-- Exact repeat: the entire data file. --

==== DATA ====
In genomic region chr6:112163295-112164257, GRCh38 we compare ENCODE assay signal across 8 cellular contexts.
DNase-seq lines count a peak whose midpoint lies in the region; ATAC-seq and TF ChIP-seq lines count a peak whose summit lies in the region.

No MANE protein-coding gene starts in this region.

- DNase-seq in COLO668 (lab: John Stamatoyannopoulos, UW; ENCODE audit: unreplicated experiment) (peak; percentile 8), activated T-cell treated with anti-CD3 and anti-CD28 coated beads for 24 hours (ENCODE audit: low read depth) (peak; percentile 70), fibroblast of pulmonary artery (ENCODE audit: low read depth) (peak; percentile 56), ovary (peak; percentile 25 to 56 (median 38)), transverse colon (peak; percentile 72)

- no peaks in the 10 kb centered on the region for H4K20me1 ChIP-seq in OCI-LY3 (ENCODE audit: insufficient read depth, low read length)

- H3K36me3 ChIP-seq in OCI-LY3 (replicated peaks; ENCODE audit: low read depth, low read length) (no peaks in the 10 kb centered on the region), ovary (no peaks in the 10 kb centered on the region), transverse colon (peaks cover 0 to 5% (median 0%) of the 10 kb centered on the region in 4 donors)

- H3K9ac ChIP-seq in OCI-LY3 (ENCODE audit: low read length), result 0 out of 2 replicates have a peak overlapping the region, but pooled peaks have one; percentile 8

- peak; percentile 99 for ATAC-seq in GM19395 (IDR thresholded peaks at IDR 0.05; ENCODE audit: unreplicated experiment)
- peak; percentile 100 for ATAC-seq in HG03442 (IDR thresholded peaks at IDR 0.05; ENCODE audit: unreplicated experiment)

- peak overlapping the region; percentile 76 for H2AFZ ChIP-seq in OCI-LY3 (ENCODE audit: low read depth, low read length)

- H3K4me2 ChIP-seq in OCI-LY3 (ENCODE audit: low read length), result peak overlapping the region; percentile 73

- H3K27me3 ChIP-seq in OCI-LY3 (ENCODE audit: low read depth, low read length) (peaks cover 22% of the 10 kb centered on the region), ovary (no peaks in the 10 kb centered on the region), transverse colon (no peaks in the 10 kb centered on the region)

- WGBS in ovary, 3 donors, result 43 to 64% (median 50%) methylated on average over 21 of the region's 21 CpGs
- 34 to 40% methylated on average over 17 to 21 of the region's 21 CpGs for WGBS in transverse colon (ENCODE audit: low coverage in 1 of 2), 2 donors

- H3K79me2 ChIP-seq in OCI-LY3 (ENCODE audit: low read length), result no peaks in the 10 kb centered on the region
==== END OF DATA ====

In genomic region chr6:112163295-112164257, GRCh38 we compare ENCODE assay signal across 8 cellular contexts.
DNase-seq lines count a peak whose midpoint lies in the region; ATAC-seq and TF ChIP-seq lines count a peak whose summit lies in the region.

No MANE protein-coding gene starts in this region.

- DNase-seq in COLO668 (lab: John Stamatoyannopoulos, UW; ENCODE audit: unreplicated experiment) (peak; percentile 8), activated T-cell treated with anti-CD3 and anti-CD28 coated beads for 24 hours (ENCODE audit: low read depth) (peak; percentile 70), fibroblast of pulmonary artery (ENCODE audit: low read depth) (peak; percentile 56), ovary (peak; percentile 25 to 56 (median 38)), transverse colon (peak; percentile 72)

- no peaks in the 10 kb centered on the region for H4K20me1 ChIP-seq in OCI-LY3 (ENCODE audit: insufficient read depth, low read length)

- H3K36me3 ChIP-seq in OCI-LY3 (replicated peaks; ENCODE audit: low read depth, low read length) (no peaks in the 10 kb centered on the region), ovary (no peaks in the 10 kb centered on the region), transverse colon (peaks cover 0 to 5% (median 0%) of the 10 kb centered on the region in 4 donors)

- H3K9ac ChIP-seq in OCI-LY3 (ENCODE audit: low read length), result 0 out of 2 replicates have a peak overlapping the region, but pooled peaks have one; percentile 8

- peak; percentile 99 for ATAC-seq in GM19395 (IDR thresholded peaks at IDR 0.05; ENCODE audit: unreplicated experiment)
- peak; percentile 100 for ATAC-seq in HG03442 (IDR thresholded peaks at IDR 0.05; ENCODE audit: unreplicated experiment)

- peak overlapping the region; percentile 76 for H2AFZ ChIP-seq in OCI-LY3 (ENCODE audit: low read depth, low read length)

- H3K4me2 ChIP-seq in OCI-LY3 (ENCODE audit: low read length), result peak overlapping the region; percentile 73

- H3K27me3 ChIP-seq in OCI-LY3 (ENCODE audit: low read depth, low read length) (peaks cover 22% of the 10 kb centered on the region), ovary (no peaks in the 10 kb centered on the region), transverse colon (no peaks in the 10 kb centered on the region)

- WGBS in ovary, 3 donors, result 43 to 64% (median 50%) methylated on average over 21 of the region's 21 CpGs
- 34 to 40% methylated on average over 17 to 21 of the region's 21 CpGs for WGBS in transverse colon (ENCODE audit: low coverage in 1 of 2), 2 donors

- H3K79me2 ChIP-seq in OCI-LY3 (ENCODE audit: low read length), result no peaks in the 10 kb centered on the region